The Transfer Project “Migration Lab Germany”
The transfer project “Migration Lab Germany” of the Center for Educational Integration at the University of Hildesheim addresses the question of how learning about migration, flight and other topics of the migration society takes place in Germany.
The project team of the Center for Educational Integration cooperates in the transfer project “Migration Lab Germany” with museums, schools, migrant organizations, memorial sites, and cultural and political education projects. The cooperation partners include the House of Immigration in Cologne, the German Emigration House in Bremerhaven, the House of the Wannsee Conference, the Foundation for Digital Play Culture, the National Socialist Documentation Center in Munich, the Campus Rütli School in Berlin, the Each-One-Teach-One initiative, the Neuengamme Memorial in Hamburg and the Maxim Gorki Theater in Berlin.
15 innovative projects are selected nationwide
The Migration Lab project team provides scientific support and consultations to the projects and partner organizations.
The transfer project initiated by Prof. Dr. Viola B. Georgi is funded by the Federal Government Commissioner for Migration, Refugees and Integration, the Federal Agency for Civic Education and the Foundation Remembrance, Responsibility and Future. The project team at the University of Hildesheim is working closely with the US non-profit organization “Re-Imagining Migration” as well as the Harvard Graduate School of Education in Cambridge and the University of Massachusetts in Boston.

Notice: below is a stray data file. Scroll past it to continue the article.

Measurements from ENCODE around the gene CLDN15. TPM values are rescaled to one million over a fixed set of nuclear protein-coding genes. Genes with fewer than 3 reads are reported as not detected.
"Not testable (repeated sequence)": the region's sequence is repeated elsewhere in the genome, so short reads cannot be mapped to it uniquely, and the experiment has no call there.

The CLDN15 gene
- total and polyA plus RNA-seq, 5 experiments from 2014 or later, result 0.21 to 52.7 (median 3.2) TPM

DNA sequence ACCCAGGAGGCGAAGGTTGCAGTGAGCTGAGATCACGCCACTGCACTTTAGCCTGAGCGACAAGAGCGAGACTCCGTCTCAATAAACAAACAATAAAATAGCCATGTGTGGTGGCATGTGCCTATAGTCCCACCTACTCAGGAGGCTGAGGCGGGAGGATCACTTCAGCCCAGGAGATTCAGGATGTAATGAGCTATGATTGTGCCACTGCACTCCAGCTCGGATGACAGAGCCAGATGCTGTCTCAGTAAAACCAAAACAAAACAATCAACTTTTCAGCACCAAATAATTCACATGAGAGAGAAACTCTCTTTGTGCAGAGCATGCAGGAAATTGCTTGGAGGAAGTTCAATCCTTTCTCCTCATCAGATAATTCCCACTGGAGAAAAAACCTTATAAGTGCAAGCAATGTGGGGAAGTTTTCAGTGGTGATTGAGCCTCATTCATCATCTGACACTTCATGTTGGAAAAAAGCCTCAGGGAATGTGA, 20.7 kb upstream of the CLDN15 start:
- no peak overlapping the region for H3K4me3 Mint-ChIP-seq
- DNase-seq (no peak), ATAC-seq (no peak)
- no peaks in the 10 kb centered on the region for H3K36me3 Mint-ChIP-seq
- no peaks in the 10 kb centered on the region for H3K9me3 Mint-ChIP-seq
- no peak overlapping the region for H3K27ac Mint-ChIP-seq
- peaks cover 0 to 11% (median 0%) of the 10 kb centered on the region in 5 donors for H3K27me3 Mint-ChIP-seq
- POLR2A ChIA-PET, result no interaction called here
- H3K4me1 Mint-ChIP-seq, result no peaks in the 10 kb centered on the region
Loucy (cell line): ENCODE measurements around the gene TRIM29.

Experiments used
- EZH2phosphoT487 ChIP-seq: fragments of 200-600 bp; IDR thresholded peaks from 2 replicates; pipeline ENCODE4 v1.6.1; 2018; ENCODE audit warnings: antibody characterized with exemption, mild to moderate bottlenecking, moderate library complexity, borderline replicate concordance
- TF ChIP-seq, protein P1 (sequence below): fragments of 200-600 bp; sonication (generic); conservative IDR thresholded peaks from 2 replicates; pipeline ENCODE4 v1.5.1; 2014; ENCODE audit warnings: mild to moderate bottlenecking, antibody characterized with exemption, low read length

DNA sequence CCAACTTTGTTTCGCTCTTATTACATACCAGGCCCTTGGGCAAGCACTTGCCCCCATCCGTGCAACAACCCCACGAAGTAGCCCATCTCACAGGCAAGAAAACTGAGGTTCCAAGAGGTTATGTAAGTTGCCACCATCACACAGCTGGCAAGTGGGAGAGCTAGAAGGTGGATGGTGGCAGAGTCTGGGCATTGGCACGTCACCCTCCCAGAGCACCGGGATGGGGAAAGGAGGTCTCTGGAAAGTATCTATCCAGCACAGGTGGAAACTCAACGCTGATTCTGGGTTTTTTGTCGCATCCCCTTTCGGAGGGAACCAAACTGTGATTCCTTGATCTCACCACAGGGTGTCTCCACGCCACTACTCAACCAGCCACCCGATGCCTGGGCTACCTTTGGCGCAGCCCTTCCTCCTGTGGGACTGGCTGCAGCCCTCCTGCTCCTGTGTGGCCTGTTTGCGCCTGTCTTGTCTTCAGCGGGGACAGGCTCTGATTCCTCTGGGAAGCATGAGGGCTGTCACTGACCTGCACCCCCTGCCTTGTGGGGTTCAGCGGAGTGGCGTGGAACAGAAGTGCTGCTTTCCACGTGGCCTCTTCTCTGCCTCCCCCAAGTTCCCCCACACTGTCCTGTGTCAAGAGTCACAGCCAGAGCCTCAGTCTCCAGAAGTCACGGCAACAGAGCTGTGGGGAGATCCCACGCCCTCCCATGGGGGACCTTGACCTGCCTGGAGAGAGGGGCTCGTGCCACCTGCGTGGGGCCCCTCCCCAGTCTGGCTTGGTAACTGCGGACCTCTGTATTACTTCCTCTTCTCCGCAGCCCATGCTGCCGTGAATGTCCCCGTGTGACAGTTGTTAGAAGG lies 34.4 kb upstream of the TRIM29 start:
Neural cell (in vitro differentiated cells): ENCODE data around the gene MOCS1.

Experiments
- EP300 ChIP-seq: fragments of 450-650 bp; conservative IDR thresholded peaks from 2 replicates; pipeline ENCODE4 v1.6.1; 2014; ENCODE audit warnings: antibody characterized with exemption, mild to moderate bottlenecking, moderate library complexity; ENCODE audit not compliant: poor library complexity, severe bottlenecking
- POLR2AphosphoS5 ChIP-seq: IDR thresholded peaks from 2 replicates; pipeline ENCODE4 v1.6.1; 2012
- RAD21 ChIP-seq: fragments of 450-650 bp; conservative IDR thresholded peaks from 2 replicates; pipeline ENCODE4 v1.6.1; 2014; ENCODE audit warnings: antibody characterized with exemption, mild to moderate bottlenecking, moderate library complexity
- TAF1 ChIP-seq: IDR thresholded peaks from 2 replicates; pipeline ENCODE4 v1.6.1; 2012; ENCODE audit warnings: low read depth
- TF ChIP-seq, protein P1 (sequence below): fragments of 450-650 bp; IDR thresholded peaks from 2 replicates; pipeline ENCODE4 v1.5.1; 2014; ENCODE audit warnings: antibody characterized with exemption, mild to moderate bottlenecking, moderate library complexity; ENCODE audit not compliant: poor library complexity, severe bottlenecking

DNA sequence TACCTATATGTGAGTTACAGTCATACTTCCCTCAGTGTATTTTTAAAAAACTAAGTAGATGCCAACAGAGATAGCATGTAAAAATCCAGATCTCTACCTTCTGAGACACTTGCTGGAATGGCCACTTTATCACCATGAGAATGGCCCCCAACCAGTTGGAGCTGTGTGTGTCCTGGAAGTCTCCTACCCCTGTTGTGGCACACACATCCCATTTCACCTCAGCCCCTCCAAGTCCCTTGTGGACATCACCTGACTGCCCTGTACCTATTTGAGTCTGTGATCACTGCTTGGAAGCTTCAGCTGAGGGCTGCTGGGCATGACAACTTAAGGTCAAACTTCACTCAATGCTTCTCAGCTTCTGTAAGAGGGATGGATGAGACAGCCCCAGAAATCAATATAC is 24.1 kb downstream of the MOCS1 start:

Migration Lab as a laboratory exceeding institutional and conceptual boundaries.
“The focus is on learning about and dealing with migration-related social phenomena. Learning about migration, its causes, social and individual consequences, takes place primarily in cultural, political and historical education in schools, extracurricular educational projects, museums, theaters and also in memorial sites. Each of these places of learning and encounter stands for potentials and limitations in dealing with the topic, has specific frameworks, approaches, methods and learning arrangements. History lessons, extracurricular youth education, memorial projects or youth theater productions can therefore each make a special contribution to learning about migration,” says Prof. Dr. Viola B. Georgi. Georgi is director of the Center for Educational Integration – Diversity and Democracy in Migration Societies at the University of Hildesheim.
“The institutions and projects we have brought together in the project are rarely in a theoretical nor in a practical exchange with each other. The project ‘Migration Lab Germany’ opens up a kind of laboratory – a space for reflexion, exploration and encounter – that transcends institutional and conceptual boundaries and brings together actors who explore and work on the topic of migration with children, adolescents and (young) adults in different ways. Furthermore, a web archive with educational materials and portfolios of model projects is to be developed and successively expanded nationally and internationally. We are particularly pleased about the upcoming cooperation with us institutions, projects and universities,” says Georgi.